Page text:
The works of San-Diego-based theatre company Lonesome Whistle Productions thrive in the intersection of satire, improvisation, boundless imagination, and profound appreciation for innovative solo pieces and local talent. Following a successful run of SPACE FORCE! comedy at the San Diego Fringe Festival in 2019, actor, writer, and producer Tom Steward created a virtual year-long project Space Force: Quarantine. This anthology of short monologues is to be released on the last day of each month throughout 2021on YouTube, Facebook, and Instagram. Produced by Lonesome Whistle Productions, each monologue tells a new story of a different member of Donald Trump’s Space Force quarantined in outer space following an outbreak of The Moronavirus. The monologues are written, performed, and filmed by some of the best theatre artists in San Diego, including the actors from the original Fringe cast. Three artists of the Space Force: Quarantine participated in this conversation with The Theatre Times: Tom Steward, Julia Giolzetti, and Catherine Barnes.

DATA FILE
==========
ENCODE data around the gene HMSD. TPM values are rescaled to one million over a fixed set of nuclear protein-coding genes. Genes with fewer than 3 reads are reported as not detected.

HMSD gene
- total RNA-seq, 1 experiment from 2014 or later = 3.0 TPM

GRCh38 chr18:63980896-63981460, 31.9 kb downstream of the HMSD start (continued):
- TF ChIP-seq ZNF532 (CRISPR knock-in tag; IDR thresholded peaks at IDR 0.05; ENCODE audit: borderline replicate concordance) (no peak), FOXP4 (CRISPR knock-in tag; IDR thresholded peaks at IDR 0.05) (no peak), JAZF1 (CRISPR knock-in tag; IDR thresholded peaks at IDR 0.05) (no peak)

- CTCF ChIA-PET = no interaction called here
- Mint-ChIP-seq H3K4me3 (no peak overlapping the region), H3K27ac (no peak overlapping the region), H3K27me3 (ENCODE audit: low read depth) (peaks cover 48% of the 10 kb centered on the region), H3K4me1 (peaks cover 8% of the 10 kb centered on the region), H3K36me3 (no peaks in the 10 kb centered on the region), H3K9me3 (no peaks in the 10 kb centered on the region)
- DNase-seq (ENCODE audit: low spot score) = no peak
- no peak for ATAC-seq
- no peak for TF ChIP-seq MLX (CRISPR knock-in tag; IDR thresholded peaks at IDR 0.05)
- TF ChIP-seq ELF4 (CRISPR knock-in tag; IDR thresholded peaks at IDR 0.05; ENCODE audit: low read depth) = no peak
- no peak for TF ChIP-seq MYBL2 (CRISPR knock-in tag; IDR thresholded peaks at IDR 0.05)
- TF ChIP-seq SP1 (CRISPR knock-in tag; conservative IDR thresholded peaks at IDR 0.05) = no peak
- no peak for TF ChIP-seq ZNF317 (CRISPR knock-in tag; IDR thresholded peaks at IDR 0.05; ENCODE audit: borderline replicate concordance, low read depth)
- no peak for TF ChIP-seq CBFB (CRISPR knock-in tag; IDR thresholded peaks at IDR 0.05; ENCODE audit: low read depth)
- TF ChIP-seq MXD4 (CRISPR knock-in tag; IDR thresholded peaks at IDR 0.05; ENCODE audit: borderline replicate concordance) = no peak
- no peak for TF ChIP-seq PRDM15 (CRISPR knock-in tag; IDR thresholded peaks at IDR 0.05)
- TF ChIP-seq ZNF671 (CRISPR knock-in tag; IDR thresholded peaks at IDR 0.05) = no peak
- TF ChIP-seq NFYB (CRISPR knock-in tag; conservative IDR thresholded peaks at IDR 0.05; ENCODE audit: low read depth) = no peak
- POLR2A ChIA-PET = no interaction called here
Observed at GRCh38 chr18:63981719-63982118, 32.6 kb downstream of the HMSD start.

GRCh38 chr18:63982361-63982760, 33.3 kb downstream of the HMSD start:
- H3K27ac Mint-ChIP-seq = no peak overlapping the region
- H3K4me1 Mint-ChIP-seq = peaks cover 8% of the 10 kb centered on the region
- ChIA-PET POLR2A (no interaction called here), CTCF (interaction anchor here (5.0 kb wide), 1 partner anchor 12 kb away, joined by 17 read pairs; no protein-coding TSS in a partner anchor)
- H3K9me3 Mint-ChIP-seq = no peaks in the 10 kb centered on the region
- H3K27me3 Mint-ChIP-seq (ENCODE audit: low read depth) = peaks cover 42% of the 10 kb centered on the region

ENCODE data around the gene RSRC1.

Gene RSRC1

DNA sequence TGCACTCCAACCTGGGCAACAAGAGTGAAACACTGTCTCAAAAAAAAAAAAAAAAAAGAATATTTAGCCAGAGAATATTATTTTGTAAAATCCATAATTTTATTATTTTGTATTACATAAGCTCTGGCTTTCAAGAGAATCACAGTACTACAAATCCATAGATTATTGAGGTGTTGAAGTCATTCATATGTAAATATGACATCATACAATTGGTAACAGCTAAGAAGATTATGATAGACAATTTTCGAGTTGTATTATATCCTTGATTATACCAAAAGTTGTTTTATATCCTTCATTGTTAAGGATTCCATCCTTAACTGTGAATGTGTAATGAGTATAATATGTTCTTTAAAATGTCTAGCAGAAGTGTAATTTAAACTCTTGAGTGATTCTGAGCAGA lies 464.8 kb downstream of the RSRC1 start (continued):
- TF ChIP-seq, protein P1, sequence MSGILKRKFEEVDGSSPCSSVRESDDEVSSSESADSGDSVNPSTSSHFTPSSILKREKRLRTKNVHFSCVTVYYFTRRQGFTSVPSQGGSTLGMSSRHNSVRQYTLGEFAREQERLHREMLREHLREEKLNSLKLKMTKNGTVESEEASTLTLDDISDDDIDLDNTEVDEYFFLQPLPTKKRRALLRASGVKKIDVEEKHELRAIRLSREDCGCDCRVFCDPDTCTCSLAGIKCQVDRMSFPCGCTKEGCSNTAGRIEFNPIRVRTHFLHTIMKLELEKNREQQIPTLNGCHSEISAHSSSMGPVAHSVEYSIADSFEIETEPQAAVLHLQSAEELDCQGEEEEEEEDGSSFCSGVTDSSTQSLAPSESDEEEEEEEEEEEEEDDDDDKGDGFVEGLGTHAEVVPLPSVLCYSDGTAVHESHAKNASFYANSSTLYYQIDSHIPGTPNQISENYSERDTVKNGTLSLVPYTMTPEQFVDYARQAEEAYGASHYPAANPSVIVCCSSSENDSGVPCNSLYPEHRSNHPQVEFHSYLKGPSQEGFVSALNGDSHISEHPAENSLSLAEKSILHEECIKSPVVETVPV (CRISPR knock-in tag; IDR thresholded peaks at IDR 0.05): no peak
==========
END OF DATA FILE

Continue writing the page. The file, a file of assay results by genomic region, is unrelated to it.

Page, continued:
Irina Yakubovskaya: How was the idea of this project born?
Tom Steward: We have done two fringe productions at the San Diego fringe festival in 2019. That’s where we started out. Since COVID quarantine and the shutdown of live arts, we have relocated online, and it encouraged us to be a little more unconventional because we had no choice. We were compelled to find formats and projects that were hybrid in nature. We are trying to use something that people see as a limited capacity of online theatre and use that as a plus by only devising work that belongs there [online]. Space Force: Quarantine! is a perfect example of that. I am always keeping Julia Giolzetti in mind for all the projects we do. I also wanted to get artists involved who write and create their own material. Julia has done a lot of self-production with her online Shakespeare project Sofa Shakespeare.